Die Screaming, Marianne (1970)
By: David Michael Brown on December 17, 2007  |  Comments  |  Bookmark and Share
DVD
Umbrella Entertainment (Australia). Region 4, PAL. 1.77:1 (16:9 enhanced). English DD 5.1, English DD 2.0. 97 minutes
The Movie
Credits
Director: Pete Walker
Starring: Susan George, Barry Evans, Christopher Sandford
Writer: Murray Smith
Country: UK
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By the end of his career director Pete Walker had produced one of the most grisly and downright disturbing bodies of work in British cinema. Full of nudity, corrupt judges, power tool abuse and an incredible line up of bad Seventies hairdos, his films are almost as shocking for their sideburns as they are for the then revolutionary graphic gore and gritty approach to the horror genre. For better of worse, Die Screaming, Marianne falls very early in the director's horror career. He had already cut his directorial teeth with a string of saucy softcore flicks including School for Sex, Cool it Carol and For Men Only but this film marked the beginning of a journey that would take in such classics as Frightmare, House of Whipcord, The Flesh & Blood Show and Schizo, not that he didn't return to his sleazy past with The Four Dimensions of Greta, in 3D no less.

Die Screaming, Marianne features a glorious title sequence to kick things off. Susan George, who went on to coarse a whirlwind of controversy with her performance in Sam Peckinpah's Straw Dogs, struts her stuff in a delirious go go dancing frenzy set to the marvellous music of Cyril Ornadel. It's a delightfully kitsch beginning that sets up George's character perfectly. She plays Marianne, a young heiress, living in Portugal, who is due to inherit millions, courtesy of her crooked mother, when she reaches the tender age of 21 years old. On the run from her father The Judge, played by Leo Genn from Lucio Fulci's A Lizard in a Woman's Skin, she heads to England with Sebastian, Christopher Sandford, a dodgy wide boy and they decide to get married. The problem is she ends up getting hitched to his handsome friend Eli, Barry Evans, by mistake and so begins a strange series of events that lead Marianne back to the sun kissed Portugese coast and her money hungry father.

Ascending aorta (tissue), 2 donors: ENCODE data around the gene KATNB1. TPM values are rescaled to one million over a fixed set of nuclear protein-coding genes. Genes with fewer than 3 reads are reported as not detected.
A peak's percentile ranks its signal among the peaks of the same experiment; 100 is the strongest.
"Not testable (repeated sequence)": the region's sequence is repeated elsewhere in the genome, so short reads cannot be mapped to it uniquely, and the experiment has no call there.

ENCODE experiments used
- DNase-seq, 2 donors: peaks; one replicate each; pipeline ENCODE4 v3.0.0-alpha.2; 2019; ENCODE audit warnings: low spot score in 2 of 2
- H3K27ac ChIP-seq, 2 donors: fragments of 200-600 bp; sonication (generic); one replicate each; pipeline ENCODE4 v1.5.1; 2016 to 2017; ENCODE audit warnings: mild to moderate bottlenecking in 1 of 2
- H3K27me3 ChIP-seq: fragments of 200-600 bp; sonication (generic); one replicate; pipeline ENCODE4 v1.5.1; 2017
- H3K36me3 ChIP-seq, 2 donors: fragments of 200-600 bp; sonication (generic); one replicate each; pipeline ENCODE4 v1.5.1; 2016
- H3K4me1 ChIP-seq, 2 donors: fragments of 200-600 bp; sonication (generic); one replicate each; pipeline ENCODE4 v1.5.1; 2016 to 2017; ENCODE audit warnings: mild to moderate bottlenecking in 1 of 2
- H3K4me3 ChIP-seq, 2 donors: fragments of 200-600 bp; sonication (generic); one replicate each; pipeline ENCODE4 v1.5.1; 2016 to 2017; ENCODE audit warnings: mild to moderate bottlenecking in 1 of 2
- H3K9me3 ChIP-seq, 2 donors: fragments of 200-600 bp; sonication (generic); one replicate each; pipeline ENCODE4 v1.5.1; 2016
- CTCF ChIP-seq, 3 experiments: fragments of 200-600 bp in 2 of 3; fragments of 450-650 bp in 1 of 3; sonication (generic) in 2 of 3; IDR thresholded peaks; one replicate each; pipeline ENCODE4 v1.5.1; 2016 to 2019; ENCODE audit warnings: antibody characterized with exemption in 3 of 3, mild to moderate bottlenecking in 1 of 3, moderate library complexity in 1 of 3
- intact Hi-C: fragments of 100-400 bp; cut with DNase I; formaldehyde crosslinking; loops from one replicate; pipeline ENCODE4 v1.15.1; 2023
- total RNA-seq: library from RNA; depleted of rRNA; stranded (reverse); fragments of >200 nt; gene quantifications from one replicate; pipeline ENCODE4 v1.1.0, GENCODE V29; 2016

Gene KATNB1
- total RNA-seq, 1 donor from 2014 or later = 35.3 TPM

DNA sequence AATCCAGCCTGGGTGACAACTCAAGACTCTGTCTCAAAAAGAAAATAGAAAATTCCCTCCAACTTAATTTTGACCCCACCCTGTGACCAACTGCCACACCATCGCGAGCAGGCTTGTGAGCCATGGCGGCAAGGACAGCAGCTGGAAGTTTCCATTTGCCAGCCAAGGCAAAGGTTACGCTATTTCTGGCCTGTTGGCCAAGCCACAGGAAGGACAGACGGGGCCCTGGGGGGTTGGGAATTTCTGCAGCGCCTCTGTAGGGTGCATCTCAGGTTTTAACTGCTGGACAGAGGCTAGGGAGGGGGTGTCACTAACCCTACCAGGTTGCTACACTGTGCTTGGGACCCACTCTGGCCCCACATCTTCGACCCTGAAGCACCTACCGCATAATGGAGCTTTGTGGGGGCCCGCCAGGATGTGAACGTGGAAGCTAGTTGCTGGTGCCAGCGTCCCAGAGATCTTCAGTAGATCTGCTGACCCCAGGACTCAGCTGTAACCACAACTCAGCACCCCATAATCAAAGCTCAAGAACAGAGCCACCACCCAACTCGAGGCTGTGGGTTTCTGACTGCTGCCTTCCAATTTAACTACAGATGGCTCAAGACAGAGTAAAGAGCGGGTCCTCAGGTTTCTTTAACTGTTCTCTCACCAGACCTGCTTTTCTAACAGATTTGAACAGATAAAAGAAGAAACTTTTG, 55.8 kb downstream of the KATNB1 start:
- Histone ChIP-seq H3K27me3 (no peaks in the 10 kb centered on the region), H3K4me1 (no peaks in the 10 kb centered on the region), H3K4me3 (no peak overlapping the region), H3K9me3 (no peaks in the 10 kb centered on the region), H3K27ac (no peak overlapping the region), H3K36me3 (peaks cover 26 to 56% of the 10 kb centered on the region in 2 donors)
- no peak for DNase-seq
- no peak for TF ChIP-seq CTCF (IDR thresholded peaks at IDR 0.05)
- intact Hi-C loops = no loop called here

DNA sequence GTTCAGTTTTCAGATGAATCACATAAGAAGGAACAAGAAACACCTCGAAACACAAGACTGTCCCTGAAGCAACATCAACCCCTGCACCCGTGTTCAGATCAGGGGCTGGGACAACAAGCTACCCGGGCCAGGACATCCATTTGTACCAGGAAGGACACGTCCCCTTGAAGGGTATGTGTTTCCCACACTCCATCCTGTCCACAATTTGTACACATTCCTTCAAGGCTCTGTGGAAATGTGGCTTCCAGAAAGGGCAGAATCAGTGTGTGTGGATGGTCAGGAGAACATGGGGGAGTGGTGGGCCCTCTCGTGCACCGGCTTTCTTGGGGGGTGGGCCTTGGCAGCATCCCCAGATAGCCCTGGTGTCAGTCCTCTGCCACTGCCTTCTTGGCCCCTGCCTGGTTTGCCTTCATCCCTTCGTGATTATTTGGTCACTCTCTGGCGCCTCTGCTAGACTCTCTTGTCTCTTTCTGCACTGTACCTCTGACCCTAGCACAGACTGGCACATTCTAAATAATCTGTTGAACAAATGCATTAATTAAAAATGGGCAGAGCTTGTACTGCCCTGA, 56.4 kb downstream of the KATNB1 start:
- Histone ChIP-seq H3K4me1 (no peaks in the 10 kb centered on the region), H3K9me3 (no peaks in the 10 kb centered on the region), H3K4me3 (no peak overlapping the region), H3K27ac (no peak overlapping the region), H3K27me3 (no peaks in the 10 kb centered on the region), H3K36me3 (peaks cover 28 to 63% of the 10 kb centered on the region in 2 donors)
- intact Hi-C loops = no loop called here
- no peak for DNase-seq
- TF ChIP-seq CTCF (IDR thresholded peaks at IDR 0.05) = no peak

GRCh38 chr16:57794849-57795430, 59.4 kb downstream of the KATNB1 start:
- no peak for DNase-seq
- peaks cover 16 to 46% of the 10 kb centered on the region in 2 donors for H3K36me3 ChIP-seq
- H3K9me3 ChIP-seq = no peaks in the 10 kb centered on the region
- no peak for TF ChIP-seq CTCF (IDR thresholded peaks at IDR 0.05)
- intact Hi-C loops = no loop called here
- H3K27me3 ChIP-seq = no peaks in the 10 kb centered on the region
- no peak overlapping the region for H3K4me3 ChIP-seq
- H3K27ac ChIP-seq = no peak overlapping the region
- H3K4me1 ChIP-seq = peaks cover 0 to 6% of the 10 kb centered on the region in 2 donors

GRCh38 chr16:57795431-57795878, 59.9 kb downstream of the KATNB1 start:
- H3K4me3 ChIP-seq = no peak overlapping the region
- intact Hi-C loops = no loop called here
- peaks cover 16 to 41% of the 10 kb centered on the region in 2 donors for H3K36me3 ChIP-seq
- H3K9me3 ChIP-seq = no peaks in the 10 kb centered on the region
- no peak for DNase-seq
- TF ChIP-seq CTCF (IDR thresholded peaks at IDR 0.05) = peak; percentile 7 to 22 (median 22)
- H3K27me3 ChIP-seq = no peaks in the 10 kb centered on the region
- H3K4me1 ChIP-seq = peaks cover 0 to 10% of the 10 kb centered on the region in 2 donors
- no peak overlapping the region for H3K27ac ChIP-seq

While the film never achieves the violent or sexual fervour of his other work there is plenty to enjoy in Die Screaming, Marianne. There are a few signature Pete Walker moments that lift this above the standard British thriller it could have easily become. Marianne's sister and her potentially incestuous relationship with their father is certainly bizarre. The Judge also marks the beginning of Walker's depiction of old English institutions, corrupt judges in House of Whipcord, the church in House of Mortal Sin. His villains have always taken the moral high ground despite the fact they are always in the wrong.

For modern day viewers Die Screaming, Marianne's kitsch charm's may be lost. The films pacing is almost static at times but Susan George makes for a desirable heroine who really holds the film together. The heroics of the two male leads are rather lack lustre.
Video
Considering the age of the film and the usual gritty dirty look that most low budget early Seventies British horror's seem to strive for, Die Screaming, Marianne looks remarkably good. The print is dirty in places with plenty of scratches near any reel changes, but check out that opening sequence! The reds that form the backdrop to George's gyrations are strong and vibrant. A massive improvement on previous video incarnations.
Audio
The 5.1 surround mix is clear and sharp but to be honest not much use is made of the rear speakers. The soundtrack comes out loud and clear and is the main beneficiary of the new soundtrack upgrade.
Extra Features
The theatrical trailer plus a selection of similarly themed Umbrella trailers is all the extras we get. It's a shame that Umbrella didn't include the running commentary by Pete Walker included in the Anchor Bay box set dedicated to the director in the UK.
The Verdict
Whilst lacking the gory thrills of his later work this film does mark a turning point in the career of Pete Walker, and for that the film holds an interest. Yes, the film meanders, and to be honest it's not that as thrilling or as titillating as you would hope from the films horrific title and salacious DVD cover, but it does hold a certain charm. Maybe it's just the sight of a swinging London full of red double decker buses that does the trick, but for anyone with an interest in this era of British filmmaking, Die Screaming, Marianne has to be on your shopping list.
Movie Score
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